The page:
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The lowdown on the panel discussions

The lowdown on the panel discussions

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Here's a brief guide to some of the panel discussions that will be part of the Montana Festival of the Book.

Friday, Sept. 8

9 a.m., Missoula Public Library

"Internet Publishing and Writers' Resources." Charleene Min, of Philadelphia-based Ex Libris, Inc., describes nontraditional publishing alternatives as well as a writers' resources available via the Internet.

10:30 a.m., Wilma III

"The Fine Print: Small and Fine Presses." What role do small and "fine" presses play in the publishing industry? Meet four publishers who specialize in these labors of love.

10:30 a.m., Wilma IV

"Writing in Time: The Art of Historical Fiction." What are the unique challenges and rewards of writing historical fiction? How important is research, how does research change the imagined story, and what happens when historical accuracy collides with creative necessity?

10:30 a.m., Boone & Crockett Club

"The First Voice: Native American Literature." Some of the most important voices in our literature and culture are Native American in origin. Academic and independent scholars discuss our prominent Native American writers and the tradition from which they come.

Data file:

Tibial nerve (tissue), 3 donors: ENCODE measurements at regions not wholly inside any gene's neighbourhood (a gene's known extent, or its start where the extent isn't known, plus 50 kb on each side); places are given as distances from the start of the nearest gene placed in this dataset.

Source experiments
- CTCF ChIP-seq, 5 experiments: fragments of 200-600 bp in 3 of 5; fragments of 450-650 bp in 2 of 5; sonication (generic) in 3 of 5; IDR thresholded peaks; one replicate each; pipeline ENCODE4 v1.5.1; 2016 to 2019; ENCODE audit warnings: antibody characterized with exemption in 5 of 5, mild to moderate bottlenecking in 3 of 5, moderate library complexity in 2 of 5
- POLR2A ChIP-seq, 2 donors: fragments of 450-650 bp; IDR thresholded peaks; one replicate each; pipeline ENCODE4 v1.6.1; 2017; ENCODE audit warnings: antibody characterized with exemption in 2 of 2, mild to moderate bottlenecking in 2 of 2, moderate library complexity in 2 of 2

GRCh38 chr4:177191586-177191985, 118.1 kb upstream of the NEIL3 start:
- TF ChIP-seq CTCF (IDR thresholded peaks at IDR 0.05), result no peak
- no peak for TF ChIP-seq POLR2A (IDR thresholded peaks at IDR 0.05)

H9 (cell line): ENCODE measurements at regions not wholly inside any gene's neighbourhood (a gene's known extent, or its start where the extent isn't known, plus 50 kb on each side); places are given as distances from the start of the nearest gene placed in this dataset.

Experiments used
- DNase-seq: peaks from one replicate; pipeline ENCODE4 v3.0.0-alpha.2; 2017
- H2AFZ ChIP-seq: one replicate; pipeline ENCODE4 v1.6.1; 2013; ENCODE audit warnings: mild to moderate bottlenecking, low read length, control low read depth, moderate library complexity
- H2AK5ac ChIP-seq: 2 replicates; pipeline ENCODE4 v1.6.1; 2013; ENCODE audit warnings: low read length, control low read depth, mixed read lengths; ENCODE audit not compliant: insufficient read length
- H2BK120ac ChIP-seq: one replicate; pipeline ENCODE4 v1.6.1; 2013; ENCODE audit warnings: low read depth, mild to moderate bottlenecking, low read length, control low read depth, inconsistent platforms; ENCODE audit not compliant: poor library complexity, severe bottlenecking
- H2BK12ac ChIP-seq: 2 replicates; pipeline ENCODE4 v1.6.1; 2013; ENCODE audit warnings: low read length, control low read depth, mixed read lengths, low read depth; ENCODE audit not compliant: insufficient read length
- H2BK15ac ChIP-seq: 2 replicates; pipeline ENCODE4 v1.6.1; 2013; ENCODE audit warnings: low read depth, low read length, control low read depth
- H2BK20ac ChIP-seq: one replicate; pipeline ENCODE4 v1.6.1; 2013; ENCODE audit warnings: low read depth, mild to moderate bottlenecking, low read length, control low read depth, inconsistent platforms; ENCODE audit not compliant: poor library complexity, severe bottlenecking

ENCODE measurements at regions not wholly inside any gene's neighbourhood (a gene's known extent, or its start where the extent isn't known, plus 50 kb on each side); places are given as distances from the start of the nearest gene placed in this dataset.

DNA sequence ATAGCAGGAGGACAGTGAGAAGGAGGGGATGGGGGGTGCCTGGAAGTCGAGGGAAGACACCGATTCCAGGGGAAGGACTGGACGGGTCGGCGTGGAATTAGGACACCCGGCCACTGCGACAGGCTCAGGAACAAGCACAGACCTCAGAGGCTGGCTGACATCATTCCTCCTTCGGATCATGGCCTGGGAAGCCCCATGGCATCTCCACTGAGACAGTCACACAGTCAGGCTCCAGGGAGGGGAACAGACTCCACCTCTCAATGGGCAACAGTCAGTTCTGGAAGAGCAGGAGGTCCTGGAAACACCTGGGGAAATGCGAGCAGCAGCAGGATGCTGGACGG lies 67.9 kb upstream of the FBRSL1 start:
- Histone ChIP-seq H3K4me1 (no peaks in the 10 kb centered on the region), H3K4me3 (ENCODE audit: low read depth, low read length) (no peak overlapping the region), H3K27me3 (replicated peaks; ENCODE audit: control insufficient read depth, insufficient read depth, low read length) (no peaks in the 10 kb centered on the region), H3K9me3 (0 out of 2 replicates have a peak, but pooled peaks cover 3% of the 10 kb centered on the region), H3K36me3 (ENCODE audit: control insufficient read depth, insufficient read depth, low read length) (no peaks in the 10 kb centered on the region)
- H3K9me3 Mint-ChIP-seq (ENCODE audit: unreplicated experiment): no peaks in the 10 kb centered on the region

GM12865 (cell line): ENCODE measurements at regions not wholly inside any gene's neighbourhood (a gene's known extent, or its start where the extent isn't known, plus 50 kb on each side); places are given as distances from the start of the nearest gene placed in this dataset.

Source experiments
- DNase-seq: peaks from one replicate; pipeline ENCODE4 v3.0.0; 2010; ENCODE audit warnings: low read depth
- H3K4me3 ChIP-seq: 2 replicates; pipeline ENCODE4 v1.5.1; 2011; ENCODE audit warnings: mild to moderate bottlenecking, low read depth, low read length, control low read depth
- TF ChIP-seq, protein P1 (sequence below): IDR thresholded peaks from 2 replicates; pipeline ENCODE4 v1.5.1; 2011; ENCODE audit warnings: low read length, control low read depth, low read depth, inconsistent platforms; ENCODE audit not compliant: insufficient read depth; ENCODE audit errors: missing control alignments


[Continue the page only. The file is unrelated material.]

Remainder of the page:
Noon, Wilma IV

"Writing For The Big Screen." How does a novel become a movie? Five writers who have worked as both novelists and screenwriters discuss the differences between novel and screenwriting, and the joys and frustrations of dealing with Hollywood.

Noon, Boone & Crockett Club

"Back at the Ranch." The harsh beauty and the seasonal rhythms of the working ranch infuse the work of many Western writers. Panelists whose lives and work have been connected intimately to the land will discuss the images of ranch life in their work and in Western literature and what they hope to convey about an increasingly uncommon way of life.

Noon, Missoula Public Library

"Michael Malone and Montana Letters." Michael Malone, a premier historian of the West and president of Montana State University, died in December 1999. This panel will discuss Malone's life and work and his place in Montana and Western letters.

1:30 p.m., Wilma III

"The Contemporary Character." Some characters are so real they seem like a good friend (or hated enemy!) How do writers create these people who seem to live and breathe?

1:30 p.m., Wilma Theater

"The Female West." From the earliest diaries of homesteaders and pioneers, women's voices have been an important part of the literature of the West. Five fiction and nonfiction writers discuss the female voice within the Western tradition.

1:30 p.m., Missoula Public Library

"Protecting Us From Ourselves: Filters and the Internet." An issue confronting schools and libraries is how to make the great informational wealth of the Internet accessible without exposing children and others to offensive or illegal materials. Three prominent Montanans, a librarian, a law professor, and a civic and business leader, offer their views.